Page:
Singapore shares may get a fillip on Friday from Wall Street’s rally on hopes that the U.S. trade war with China might come to a resolution, but traders may be leery of holding positions over the weekend amid a inconsistent Trump administration policy front.
Optimism fueled Wall Street after reports emerged that the U.S. and China would hold lower-level talks this month on the Trump administration’s escalating trade war. This would mark the first talks in two months even as the two countries have exchanged retaliatory tariffs.
“It’s hard to get too excited about the ‘low level’ trade talks taking place next week,” Chris Weston, head of research at Pepperstone, said in a note on Friday.
“As we have seen from various market moves overnight, some have taking this meeting as a cue to add risk to portfolios, but market participants should question this stance and ask whether we are really going to get a breakthrough in the trade tensions from these players? It certainly seems unlikely, and the U.S. are still highly likely to place $200 billion of tariffs on Chinese imports in September and we are then back to square one,” he added.
To be sure, White House economic adviser and former CNBC commentator Larry Kudlow told reporters he was unsure whether talks would succeed, but that “talking is always better than not talking.”
“Talking is always better than not talking,” says WH economic advisor Larry Kudlow, about upcoming new round of US-China trade talks. But is unsure of whether talks will succeed, Kudlow tells reporters in WH driveway, “who knows – its got to be a good thing.” pic.twitter.com/dCmgnS8WTb
— Mark Knoller (@markknoller) August 16, 2018
In the U.S. on Thursday, the Dow Jones Industrial Average ended up 1.58 percent at 25,558.73, the Nasdaq rose 0.42 percent to 7806.524 and the S&P 500 tacked on 0.79 percent to 2840.69. Futures for the three indexes were essentially flat early Friday.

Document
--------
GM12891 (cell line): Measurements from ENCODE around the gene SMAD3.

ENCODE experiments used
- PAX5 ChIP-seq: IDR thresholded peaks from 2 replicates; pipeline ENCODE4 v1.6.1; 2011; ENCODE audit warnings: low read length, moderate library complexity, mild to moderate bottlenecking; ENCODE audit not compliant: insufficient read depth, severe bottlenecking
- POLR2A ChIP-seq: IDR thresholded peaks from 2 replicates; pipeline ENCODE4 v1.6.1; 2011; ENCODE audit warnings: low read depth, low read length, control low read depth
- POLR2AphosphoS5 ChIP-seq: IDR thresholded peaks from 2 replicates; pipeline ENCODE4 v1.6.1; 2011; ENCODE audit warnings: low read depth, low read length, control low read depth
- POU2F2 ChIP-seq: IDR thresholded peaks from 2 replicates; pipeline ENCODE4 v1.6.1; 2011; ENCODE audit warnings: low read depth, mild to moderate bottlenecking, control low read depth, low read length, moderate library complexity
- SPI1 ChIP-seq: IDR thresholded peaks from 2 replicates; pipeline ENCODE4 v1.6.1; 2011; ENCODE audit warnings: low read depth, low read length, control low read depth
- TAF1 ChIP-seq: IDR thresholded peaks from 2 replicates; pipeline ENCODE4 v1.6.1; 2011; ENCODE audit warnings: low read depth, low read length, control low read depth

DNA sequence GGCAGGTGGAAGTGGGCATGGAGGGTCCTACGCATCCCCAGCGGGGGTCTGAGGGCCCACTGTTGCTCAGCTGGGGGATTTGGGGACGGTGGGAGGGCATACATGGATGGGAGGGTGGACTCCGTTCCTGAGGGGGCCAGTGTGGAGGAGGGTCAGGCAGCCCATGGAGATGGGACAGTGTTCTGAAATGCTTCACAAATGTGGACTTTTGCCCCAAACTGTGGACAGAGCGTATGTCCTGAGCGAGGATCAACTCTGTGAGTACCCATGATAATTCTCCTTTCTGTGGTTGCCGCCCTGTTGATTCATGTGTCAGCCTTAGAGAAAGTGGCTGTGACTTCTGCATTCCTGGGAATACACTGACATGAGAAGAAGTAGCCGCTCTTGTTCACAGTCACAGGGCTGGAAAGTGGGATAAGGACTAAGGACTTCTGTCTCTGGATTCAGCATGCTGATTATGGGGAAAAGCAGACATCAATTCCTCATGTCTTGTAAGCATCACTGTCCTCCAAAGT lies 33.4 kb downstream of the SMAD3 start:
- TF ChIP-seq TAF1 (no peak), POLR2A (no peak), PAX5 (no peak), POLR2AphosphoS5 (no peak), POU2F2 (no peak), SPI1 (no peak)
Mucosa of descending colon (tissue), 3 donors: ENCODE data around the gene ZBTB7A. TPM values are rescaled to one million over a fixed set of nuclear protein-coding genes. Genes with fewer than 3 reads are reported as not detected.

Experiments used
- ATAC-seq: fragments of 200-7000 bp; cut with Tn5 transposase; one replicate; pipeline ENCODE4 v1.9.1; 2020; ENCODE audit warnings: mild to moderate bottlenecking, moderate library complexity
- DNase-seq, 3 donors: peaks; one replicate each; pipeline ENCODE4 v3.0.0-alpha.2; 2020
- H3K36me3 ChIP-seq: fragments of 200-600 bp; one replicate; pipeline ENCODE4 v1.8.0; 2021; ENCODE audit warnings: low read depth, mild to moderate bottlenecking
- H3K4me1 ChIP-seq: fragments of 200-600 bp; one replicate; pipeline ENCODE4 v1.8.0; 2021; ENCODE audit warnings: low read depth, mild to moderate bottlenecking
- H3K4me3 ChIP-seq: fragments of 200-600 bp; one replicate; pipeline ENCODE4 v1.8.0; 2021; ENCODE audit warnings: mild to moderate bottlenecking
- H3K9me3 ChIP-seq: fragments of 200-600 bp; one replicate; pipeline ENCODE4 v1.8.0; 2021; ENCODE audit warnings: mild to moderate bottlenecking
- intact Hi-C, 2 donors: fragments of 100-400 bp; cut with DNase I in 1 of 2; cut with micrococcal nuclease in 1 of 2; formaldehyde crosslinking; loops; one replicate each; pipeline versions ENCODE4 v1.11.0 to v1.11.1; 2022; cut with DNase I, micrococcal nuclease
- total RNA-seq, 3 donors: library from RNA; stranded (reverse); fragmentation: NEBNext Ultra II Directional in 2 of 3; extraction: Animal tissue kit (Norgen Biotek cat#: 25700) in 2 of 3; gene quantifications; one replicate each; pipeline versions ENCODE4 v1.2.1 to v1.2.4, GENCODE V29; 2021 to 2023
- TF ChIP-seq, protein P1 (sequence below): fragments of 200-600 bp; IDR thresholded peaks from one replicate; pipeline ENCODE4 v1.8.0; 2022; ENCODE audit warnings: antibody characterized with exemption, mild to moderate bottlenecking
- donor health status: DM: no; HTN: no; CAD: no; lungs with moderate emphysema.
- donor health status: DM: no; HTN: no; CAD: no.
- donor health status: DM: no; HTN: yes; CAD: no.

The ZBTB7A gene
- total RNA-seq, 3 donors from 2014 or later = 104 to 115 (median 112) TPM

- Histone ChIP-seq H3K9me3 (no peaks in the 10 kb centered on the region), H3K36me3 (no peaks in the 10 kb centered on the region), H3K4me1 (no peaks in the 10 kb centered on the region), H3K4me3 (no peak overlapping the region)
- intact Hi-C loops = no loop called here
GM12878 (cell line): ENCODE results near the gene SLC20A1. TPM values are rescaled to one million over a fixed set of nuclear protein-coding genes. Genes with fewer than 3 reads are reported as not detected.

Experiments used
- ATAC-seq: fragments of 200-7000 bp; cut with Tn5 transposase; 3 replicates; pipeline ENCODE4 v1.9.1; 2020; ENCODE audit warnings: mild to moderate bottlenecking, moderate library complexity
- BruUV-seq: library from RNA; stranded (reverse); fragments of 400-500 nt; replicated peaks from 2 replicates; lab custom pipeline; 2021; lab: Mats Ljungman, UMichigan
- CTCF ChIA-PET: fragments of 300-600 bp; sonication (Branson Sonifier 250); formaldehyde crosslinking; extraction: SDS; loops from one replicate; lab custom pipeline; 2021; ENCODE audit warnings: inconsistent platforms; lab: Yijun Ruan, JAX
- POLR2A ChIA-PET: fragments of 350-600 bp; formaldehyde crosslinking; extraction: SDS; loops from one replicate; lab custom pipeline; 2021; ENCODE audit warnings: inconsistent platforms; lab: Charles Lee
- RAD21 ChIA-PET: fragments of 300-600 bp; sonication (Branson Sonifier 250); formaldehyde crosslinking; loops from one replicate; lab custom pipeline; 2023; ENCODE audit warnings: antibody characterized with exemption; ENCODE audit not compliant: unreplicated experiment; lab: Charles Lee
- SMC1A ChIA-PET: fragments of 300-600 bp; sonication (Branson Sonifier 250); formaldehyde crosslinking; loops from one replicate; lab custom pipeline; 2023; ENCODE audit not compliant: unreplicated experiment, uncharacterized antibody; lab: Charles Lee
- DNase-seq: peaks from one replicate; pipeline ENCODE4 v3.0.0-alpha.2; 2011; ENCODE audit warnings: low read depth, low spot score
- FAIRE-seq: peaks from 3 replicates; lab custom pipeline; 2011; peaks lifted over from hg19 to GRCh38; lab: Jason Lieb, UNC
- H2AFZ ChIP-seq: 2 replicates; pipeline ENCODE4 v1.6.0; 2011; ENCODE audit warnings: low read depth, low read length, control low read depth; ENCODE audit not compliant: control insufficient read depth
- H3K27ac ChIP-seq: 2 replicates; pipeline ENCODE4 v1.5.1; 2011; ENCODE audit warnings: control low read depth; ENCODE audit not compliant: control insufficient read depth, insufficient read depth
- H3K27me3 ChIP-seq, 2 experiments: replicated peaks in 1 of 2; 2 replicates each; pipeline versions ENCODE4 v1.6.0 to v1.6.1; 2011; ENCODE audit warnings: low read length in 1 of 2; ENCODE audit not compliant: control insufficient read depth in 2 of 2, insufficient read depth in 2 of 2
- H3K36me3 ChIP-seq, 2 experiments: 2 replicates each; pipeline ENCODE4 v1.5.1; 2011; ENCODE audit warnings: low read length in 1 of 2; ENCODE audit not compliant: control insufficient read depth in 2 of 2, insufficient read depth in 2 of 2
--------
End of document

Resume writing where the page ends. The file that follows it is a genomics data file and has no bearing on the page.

The Straits Times Index ended Thursday down 0.69 percent at 3211.93; on Thursday, August futures for the index were at 3212, while September futures were at 3213.
Japan’s Nikkei 225 was up 0.38 percent in early trade on Friday.
The U.S. dollar index was at 96.66 at 8:16 A.M. SGT, according to ICE futures data, broadly steady with levels on Thursday.
The 10-year U.S. Treasury bond yield was at 2.869 percent at 8:26 A.M. SGT, after trading as high as 2.890 percent overnight. Bond prices move inversely to yields.
The euro/dollar was at 1.1371 at 8:29 A.M. SGT after trading in a 1.1334 to 1.1409 range overnight, according to DZHI data.
The dollar/yen was at 110.878 at 8:30 A.M. SGT after trading in a 110.44 to 111.124 range overnight, according to DZHI data.
The dollar/yuan ended at 6.8791 on Thursday after trading as high as 6.9329 during the session, according to DZHI data.
“We continue to watch moves in the CNY and CNH after Chinese authorities put in measures to affect liquidity in the offshore (CNH) market, which was again aimed at those holding CNH short positions and again making shorting the yuan more expensive,” Weston noted. “This was characterised by a 500 basis point spike (the largest one-day move since January 2016) in 12-month CNH funding.”
The Singapore dollar was a tad stronger, with the dollar/Sing at 1.3756 at 8:32 A.M. SGT, after trading as high as 1.3819 earlier in the week.
Turkey’s lira continued to regain some recent losses, with the dollar/lira at 5.8350 at 8:34 A.M. SGT, after the pair traded as high as 7.2149 earlier in the week amid a currency crisis that has dented other emerging market currencies.
“Actions taken by the Turkish Banking Regulation and Supervision Agency to limit short-selling the Lira through swaps seems to have worked well, at least in the short run,” Hussein Sayed, chief market strategist at FXTM, said in a note on Thursday. “Also supporting the Lira was the announcement that Qatar has offered $15 billion in direct investment. However, such measures may only provide short-term relief and policy makers need to address the longer-term challenges that will face the country.”
Nymex WTI crude oil futures for September were down 0.18 percent at US$65.34 a barrel at 8:10 A.M. SGT, while ICE Brent crude oil futures for October were down 0.20 percent at US$71.29 a barrel, according to Bloomberg data.